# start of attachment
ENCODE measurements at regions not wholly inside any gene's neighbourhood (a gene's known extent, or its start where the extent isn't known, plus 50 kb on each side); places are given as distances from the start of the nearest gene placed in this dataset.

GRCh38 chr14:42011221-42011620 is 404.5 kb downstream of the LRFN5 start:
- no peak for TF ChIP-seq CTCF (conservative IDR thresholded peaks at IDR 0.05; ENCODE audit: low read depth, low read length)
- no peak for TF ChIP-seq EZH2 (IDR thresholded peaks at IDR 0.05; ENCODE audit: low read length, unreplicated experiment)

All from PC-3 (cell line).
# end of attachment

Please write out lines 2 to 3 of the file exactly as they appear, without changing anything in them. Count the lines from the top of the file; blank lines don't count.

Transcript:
GRCh38 chr14:42011221-42011620 is 404.5 kb downstream of the LRFN5 start:
- no peak for TF ChIP-seq CTCF (conservative IDR thresholded peaks at IDR 0.05; ENCODE audit: low read depth, low read length)